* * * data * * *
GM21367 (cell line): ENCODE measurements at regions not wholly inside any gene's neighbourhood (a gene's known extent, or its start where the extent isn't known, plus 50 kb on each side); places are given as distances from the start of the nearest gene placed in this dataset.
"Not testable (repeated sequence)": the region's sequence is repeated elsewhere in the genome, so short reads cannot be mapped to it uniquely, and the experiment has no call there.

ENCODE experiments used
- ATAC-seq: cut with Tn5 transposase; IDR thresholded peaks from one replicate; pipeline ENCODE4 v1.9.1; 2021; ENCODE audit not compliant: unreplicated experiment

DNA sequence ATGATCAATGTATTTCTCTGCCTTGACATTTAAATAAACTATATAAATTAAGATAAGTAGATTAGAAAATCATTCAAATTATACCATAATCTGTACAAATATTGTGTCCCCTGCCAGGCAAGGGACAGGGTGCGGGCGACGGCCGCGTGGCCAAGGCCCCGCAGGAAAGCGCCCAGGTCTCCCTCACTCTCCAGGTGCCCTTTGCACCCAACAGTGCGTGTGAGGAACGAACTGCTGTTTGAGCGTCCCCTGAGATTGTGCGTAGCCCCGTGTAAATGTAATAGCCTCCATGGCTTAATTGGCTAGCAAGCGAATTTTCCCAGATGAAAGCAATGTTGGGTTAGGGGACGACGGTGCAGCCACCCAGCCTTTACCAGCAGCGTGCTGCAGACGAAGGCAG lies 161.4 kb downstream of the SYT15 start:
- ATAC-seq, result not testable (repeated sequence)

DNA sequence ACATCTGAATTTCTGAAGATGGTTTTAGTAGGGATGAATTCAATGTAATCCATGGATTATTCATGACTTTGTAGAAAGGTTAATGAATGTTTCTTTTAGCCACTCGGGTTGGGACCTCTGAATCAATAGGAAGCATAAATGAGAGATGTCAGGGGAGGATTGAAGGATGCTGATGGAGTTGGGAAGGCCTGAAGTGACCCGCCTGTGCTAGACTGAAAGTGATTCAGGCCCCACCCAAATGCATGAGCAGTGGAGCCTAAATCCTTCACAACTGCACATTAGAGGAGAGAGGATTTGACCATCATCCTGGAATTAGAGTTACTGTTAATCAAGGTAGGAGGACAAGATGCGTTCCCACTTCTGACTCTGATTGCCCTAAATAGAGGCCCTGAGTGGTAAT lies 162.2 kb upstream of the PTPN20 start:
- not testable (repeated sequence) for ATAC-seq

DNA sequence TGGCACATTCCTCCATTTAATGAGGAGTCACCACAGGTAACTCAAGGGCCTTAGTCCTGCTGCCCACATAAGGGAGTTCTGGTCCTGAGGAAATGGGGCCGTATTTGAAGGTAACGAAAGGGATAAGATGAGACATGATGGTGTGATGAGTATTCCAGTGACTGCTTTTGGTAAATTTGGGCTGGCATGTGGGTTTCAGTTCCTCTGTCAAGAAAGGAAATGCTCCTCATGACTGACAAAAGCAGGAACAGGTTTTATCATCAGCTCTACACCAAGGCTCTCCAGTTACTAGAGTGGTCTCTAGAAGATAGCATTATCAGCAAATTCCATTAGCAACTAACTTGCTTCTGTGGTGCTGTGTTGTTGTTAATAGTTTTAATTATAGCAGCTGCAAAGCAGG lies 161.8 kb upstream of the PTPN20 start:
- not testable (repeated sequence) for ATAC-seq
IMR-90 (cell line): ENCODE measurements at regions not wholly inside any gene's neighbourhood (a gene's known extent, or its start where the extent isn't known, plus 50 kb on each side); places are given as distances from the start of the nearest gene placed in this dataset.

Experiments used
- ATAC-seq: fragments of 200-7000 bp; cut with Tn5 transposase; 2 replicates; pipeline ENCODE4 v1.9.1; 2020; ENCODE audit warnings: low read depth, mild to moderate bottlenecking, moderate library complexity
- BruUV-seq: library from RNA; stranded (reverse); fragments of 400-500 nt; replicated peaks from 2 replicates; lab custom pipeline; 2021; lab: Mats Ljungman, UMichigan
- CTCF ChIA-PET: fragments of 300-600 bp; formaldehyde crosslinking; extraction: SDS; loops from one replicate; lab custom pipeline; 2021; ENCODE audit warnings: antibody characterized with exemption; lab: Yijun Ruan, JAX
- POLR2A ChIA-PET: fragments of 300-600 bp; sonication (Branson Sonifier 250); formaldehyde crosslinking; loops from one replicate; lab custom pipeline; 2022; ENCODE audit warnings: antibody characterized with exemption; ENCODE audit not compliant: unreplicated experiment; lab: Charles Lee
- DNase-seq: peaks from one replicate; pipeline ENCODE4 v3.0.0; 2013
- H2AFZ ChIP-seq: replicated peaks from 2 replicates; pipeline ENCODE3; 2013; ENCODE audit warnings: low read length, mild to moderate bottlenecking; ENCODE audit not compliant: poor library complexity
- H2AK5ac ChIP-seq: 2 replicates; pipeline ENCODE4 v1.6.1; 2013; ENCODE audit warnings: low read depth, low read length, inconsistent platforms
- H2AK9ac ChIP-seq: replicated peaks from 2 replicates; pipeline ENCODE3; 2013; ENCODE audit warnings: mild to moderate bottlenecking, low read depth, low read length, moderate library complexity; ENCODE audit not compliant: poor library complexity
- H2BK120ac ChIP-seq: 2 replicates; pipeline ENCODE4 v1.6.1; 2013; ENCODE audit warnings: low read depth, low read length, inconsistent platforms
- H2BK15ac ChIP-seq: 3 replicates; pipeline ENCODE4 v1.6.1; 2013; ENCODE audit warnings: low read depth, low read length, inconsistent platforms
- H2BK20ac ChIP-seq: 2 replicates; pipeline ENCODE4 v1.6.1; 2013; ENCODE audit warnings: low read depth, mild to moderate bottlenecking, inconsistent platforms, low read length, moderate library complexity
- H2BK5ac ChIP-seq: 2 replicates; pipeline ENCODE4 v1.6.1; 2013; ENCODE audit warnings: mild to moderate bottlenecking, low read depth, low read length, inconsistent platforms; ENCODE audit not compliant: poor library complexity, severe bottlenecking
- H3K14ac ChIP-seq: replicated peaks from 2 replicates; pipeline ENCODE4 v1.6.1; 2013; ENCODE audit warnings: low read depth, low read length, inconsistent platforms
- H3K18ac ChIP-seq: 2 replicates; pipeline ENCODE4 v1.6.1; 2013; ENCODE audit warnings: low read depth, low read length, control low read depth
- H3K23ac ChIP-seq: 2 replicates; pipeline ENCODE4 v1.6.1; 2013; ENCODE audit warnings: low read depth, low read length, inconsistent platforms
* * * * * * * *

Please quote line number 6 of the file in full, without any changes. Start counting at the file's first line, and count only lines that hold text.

- ATAC-seq, result not testable (repeated sequence)